Cherry Eye in Dogs

What Is Cherry Eye in Dogs?

Cherry eye in dogs is a term used to describe a prolapse of the third eyelid gland. Often, mammals will have an additional third eyelid, which is situated within the lower eyelid. This is known as the nictitating membrane. This membrane serves to protect the eye, particularly while fighting with other animals or hunting.

The role of the nictitating membrane is to provide essential oxygen and nutrients to the eye. These are distributed onto the cornea by glands within the membrane. There are several glands within the third eyelid. However, these are so close together that there appears to be just one. One of these is the lacrimal gland, which secretes most of the aqueous portion of the tear film.

When the gland that produces this protective tear film prolapses, the dog will develop a mass in the lower part of its eye that resembles a cherry. Because the glands within the nictitating membrane are associated with tear production, untreated cherry eye could lead to further damage to the eyes.

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Cherry eye can affect one or both eyes.

What Causes Cherry Eye in Dogs?

The moisture-producing gland within the third eyelid is ordinarily anchored by fibers to the lower rim of the eye. In some dogs, the tissue that attaches the gland in its proper position is weak and prolapse becomes a particular risk. Although the underlying causes for cherry eye are not known, there is a genetic element, and certain breeds of dogs are more likely to be affected.

What Dog Breeds Are Prone to Cherry Eye?

Although any dog can develop cherry eye, some breeds are more susceptible to the condition than others. Dogs prone to cherry eye include:

  • Beagles
  • Bernese Mountain Dogs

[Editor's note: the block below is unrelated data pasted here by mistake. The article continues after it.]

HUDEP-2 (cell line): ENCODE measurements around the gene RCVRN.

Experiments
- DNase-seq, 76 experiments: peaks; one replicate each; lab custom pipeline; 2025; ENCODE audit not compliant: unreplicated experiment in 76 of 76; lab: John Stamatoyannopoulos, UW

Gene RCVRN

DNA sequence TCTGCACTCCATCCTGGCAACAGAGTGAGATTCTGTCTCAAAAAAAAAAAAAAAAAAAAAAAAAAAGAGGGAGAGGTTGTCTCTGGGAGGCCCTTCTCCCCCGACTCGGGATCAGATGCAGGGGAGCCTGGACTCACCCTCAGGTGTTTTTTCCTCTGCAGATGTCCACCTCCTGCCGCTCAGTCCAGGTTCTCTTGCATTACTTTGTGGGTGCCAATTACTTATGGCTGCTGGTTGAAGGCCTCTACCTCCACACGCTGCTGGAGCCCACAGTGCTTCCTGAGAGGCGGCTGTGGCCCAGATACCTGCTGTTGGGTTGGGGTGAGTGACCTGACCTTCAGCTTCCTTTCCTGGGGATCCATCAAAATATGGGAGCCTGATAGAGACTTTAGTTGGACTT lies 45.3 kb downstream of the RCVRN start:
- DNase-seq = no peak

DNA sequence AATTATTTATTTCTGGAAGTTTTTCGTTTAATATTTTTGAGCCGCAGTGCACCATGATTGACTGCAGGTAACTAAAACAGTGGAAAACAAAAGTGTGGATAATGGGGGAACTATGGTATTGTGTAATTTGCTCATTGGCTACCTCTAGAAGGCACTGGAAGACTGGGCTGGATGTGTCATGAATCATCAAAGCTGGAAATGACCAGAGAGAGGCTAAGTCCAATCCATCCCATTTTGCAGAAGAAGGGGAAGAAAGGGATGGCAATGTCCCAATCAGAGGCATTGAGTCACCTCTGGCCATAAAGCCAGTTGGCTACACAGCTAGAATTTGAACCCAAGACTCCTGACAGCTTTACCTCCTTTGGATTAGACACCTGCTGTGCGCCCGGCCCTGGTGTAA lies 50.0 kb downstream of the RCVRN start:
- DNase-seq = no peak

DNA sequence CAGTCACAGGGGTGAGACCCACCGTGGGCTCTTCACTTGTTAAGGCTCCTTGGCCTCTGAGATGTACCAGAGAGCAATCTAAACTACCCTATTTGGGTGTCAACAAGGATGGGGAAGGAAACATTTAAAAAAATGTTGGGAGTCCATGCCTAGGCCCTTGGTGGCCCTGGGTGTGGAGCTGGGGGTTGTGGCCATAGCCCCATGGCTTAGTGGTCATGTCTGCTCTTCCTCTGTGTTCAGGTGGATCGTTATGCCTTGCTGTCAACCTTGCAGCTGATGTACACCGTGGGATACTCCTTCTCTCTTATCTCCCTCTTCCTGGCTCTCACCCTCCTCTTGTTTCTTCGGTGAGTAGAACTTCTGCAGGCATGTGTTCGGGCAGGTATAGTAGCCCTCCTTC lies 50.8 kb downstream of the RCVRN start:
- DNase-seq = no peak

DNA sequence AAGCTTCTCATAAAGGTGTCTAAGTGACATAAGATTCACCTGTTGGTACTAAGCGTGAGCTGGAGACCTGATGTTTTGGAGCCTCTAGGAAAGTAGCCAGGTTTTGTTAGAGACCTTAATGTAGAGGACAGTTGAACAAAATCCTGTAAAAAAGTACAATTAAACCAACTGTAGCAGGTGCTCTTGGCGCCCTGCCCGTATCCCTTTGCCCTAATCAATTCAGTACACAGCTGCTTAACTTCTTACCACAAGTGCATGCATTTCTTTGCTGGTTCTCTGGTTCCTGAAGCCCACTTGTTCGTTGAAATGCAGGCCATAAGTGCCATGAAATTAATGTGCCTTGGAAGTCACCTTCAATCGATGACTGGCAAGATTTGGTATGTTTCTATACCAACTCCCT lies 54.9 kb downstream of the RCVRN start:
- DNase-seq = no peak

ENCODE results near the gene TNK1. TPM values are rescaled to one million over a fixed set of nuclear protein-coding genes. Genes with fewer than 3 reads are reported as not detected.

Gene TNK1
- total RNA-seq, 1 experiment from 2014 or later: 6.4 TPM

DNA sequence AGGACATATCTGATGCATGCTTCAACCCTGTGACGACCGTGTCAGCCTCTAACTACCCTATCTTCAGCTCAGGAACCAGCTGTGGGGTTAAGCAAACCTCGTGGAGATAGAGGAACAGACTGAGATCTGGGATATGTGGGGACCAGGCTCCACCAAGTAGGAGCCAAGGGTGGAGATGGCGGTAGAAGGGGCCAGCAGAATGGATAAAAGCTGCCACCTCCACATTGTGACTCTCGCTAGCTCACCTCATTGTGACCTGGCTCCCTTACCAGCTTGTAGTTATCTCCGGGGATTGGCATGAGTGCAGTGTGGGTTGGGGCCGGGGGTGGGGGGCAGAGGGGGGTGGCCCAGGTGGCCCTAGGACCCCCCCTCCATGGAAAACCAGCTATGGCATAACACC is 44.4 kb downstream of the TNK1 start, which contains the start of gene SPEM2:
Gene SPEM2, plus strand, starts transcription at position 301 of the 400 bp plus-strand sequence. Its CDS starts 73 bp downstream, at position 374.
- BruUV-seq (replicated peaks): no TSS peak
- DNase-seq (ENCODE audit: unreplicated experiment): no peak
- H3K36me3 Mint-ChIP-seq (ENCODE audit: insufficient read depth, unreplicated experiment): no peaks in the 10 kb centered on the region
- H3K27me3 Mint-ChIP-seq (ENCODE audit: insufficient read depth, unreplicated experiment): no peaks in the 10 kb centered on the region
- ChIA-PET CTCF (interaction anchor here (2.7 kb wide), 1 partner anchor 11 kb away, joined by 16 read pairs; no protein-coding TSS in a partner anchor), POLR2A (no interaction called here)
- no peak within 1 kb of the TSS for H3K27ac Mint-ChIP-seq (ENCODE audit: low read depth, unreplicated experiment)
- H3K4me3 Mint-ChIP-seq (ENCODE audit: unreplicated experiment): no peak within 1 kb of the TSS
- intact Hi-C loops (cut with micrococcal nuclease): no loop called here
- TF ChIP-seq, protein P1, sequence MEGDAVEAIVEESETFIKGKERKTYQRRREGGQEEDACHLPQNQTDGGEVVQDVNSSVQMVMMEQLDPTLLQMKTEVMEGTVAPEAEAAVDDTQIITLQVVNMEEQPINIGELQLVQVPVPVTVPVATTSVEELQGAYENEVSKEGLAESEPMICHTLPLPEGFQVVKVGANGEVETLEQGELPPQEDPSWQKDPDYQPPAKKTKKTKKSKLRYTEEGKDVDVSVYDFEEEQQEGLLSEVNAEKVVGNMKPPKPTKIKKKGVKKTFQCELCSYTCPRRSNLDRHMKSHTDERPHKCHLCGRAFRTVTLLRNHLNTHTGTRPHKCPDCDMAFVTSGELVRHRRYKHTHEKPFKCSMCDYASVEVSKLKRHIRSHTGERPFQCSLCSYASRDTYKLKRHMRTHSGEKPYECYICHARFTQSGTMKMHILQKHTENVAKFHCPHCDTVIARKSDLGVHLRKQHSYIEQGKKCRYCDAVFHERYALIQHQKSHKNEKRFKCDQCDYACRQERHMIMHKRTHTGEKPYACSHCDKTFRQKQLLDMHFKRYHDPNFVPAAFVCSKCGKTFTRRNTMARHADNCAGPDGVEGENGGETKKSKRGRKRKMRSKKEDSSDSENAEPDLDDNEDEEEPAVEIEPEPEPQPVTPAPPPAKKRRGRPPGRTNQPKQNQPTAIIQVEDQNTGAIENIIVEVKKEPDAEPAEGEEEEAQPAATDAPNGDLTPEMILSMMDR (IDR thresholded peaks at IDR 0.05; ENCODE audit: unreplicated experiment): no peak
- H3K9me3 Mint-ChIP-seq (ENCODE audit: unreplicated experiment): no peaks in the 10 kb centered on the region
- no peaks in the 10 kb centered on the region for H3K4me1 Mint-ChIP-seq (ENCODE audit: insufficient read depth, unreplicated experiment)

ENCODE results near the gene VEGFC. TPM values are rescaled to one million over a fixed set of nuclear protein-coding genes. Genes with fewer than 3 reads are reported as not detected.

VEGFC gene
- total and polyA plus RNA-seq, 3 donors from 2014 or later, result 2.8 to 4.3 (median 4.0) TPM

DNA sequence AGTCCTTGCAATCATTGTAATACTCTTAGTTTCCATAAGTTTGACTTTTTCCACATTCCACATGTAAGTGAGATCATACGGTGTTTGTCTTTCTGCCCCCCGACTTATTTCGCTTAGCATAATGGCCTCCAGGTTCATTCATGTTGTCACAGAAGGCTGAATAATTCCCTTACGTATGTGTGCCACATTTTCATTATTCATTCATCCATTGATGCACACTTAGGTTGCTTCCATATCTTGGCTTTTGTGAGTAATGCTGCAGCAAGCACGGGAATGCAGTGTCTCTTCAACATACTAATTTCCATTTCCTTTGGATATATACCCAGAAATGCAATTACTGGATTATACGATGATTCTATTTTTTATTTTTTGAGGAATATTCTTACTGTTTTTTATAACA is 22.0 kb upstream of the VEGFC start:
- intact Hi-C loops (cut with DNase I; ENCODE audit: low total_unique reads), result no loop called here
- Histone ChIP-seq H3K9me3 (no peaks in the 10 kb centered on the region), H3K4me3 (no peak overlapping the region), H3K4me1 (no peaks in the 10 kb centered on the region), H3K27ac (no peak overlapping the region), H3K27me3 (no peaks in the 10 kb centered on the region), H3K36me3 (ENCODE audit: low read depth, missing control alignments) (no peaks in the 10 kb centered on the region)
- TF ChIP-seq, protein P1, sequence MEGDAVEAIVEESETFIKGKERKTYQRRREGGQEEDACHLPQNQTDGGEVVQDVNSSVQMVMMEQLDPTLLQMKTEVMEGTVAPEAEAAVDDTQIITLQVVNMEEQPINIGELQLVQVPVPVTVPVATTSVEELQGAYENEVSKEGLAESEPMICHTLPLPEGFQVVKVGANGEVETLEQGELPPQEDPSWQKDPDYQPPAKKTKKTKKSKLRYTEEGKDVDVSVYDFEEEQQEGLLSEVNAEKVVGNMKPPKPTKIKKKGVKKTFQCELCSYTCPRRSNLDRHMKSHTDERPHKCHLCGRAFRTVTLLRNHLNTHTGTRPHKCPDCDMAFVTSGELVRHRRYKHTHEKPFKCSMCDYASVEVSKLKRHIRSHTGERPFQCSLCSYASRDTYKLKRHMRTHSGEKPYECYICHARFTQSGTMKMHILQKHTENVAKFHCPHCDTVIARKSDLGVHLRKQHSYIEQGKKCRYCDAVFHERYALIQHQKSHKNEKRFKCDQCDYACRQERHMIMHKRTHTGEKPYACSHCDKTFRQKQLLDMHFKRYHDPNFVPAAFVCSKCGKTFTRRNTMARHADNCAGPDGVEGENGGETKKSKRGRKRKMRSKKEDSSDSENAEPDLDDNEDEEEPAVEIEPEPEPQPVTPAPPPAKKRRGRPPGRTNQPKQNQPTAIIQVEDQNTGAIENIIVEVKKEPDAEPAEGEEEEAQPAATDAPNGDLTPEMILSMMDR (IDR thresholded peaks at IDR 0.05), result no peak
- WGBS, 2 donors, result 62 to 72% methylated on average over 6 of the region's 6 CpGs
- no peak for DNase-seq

• Bloodhounds
  • Bulldogs
  • Cocker Spaniels
  • Great Danes

The condition is also known to occur in brachycephalic dogs (e.g., short-headed). Some of these canine breeds are listed below.

  • Brussels Griffons
  • Boston Terriers
  • Bull Mastiffs
  • Cane Corsos
  • Cavalier King Charles Spaniels
  • Chow Chows
  • French Bulldogs
  • Lhasa Apsos
  • Pugs
  • Shih Tzus
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A severe case of cherry eye affecting a Shih Tzu.

Cherry Eye in Dogs Symptoms

Along with conditions such as cataracts, glaucoma, ectropion, and entropion, cherry eye is one of several optical health concerns that dog owners need to be aware of, particularly if the breed falls within the high-risk category.

Symptoms of prolapse in the third eyelid gland include a swollen red mass on the bottom eyelid close to the muzzle or nose. In some cases, severe cherry eye in dogs can manifest in large masses that cover a significant area of the eye. Other dogs may only develop small masses that periodically appear.

If any of the signs of cherry eye in dogs are identified, it is important that a veterinarian assessment is made as soon as possible. If the cherry eye is left untreated, it may result in further complications such as conjunctivitis. In addition to this, the inflammation and irritation that the dog experiences may lead it to paw or scratch at its eye, increasing the risk of further damage.

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Diagnosing Cherry Eye in Dogs